The third topic deals with social media use to drive effective communication and engagement, both between organization employees and with the audiences. Finally, the fourth topic will revolve around remote working and the shift on the nature of the workplace and its relations.

The second round of elective modules (March-May) consists of:

  • Inclusive Leadership
    Changing societies and workforces create challenges for leaders in organisations to find ways to foster justice, equity, and the inclusion of underrepresented groups. Despite many efforts, this has not been realised across different levels in contemporary organizations.

    Different values may drive diversity and inclusion in organisations, resulting in a wide range of policies, procedures, and behaviours to foster inclusiveness. This course delves into the literature on diversity and inclusion, inclusive leadership, and its antecedents and outcomes. The lectures will be interactive, using short in-class assignments to discuss the literature and reflect on practical dilemmas and solutions.

    The assignment consists of a personal reflection on how the student applies the learned concepts, theories and practical skills in a professional context. After the course, students can reflect on diversity and inclusion processes in teams and organisations, identify required inclusive leadership, and reflect on their own values and inclusive behaviours.

  • Adaptive Leadership
    This elective introduces students to the challenge of adaptive leadership and provides them with frameworks, skills, and capabilities to support them in steering organizations through periods of disruptive change. The course touches upon challenges of adaptive leadership at different levels, such as that of the individual, the team and the organization. You will study these challenges through different conceptual lenses, drawing on theory from the literatures of organisational psychology and the sociology of organisations.

    To bridge the theory and practice of adaptive leadership, the reading list and class discussions for this course build on a mix of articles form scientific journals and more practitioner-oriented publications. The lectures will follow an interactive format that relies to a large extent on practical case studies.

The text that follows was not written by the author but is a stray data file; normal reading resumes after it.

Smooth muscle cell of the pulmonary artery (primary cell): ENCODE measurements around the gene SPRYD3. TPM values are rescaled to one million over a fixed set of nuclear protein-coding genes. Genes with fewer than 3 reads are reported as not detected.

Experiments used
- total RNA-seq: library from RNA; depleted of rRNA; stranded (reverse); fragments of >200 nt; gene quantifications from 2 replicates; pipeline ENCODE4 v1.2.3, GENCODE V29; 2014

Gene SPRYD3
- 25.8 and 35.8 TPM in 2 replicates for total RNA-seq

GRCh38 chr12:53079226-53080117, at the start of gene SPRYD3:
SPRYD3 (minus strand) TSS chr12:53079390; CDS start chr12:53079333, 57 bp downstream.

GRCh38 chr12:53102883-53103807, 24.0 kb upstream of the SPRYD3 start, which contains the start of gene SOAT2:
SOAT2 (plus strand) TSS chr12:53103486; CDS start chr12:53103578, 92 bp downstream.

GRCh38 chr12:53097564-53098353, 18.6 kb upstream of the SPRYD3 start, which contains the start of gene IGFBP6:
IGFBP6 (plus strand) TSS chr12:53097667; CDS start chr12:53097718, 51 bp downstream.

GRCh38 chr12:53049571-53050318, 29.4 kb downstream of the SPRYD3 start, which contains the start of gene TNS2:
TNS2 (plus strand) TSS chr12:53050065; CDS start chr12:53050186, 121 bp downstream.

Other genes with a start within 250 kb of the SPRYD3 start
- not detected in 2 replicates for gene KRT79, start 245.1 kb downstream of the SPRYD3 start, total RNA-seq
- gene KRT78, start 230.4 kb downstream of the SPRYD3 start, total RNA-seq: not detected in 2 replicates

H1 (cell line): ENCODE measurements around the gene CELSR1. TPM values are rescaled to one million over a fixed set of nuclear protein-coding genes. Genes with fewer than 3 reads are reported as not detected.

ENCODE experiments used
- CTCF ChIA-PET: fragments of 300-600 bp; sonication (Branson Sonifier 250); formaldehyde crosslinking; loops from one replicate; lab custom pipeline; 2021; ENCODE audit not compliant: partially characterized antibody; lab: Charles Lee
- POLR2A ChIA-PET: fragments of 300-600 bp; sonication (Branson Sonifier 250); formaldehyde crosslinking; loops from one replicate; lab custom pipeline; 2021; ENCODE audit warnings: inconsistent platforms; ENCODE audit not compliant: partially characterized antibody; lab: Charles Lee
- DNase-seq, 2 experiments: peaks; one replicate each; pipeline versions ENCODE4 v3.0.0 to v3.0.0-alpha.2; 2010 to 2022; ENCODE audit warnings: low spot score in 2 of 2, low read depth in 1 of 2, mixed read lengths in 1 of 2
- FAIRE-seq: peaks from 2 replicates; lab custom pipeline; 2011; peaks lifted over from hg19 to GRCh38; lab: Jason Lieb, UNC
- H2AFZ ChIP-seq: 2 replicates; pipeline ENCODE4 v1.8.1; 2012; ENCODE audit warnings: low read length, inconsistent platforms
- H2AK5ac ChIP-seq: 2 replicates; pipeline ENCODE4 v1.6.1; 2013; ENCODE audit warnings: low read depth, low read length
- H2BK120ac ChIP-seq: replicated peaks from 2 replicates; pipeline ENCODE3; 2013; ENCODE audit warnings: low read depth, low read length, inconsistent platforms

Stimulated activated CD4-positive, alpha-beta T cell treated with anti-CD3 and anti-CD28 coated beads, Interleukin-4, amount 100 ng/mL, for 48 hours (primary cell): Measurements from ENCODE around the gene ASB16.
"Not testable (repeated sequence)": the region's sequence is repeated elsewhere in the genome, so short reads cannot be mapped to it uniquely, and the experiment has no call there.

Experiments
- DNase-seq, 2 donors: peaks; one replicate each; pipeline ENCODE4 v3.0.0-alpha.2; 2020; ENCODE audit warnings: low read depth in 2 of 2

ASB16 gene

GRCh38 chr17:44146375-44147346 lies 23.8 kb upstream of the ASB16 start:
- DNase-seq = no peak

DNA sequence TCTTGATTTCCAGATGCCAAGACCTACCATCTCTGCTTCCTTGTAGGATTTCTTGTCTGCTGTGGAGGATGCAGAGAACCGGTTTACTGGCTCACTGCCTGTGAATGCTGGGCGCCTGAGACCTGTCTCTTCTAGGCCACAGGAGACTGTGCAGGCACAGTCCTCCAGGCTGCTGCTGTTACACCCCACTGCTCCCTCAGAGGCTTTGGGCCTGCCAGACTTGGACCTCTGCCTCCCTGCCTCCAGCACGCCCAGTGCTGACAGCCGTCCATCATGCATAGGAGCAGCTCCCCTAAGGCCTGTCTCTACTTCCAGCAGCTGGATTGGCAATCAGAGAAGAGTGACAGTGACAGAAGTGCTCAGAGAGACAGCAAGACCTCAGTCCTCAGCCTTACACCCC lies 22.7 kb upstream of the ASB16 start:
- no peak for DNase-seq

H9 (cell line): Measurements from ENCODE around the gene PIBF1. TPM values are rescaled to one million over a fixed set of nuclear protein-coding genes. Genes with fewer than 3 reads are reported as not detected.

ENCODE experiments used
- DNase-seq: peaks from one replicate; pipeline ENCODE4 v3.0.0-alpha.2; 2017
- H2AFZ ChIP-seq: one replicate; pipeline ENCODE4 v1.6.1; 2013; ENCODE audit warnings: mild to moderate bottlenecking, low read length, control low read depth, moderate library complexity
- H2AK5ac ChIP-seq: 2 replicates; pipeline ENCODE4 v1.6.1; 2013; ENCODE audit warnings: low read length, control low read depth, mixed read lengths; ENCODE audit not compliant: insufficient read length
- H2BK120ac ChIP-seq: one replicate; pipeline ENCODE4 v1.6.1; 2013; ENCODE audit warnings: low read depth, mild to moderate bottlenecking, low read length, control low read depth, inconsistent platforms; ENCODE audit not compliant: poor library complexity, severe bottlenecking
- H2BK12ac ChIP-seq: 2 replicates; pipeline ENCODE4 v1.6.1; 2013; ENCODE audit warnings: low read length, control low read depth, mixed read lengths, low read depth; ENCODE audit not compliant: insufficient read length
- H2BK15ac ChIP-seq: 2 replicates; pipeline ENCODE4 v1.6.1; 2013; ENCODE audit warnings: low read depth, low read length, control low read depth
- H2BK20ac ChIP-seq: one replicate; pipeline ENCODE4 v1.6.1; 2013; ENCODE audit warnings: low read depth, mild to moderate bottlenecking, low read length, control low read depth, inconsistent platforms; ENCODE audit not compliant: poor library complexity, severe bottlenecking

The assessment of this course consists of a paper. In the paper, students are asked to reflect on a particularly successful or unsuccessful example of adaptive leadership in a case where an organisation faced a disruptive change.
  • Community Leadership

    Well-being of a community is determined by both structural characteristics of the community and features of its individual members (i.e., knowledge, skills, and motivation). To increase a community’s well-being, community leaders need to build and maintain trusting relationships with the other members of their community.

    In this elective, we focus on the social psychology of leadership and address different aspects that are at the heart of good community leadership. Students will review empirical articles and they acquire advanced knowledge of relevant social psychological topics, such as power and leadership, procedural justice, dissent, and collective action.

    Questions that are addressed concern, amongst others, the following. How are decisions of (formal and informal) leaders affected by the power they have over the outcomes of others? How can trust develop in the unequal power relationships that exists between leaders and other community members? How can leaders create fair processes in a way that other members of a community feel treated in a “procedurally just” way? How can leaders organise constructive dissent and motivate community members to take collective action to achieve a common goal?

    The elective will be concluded by an individual assignment in which students can apply their acquired knowledge on a current social issue.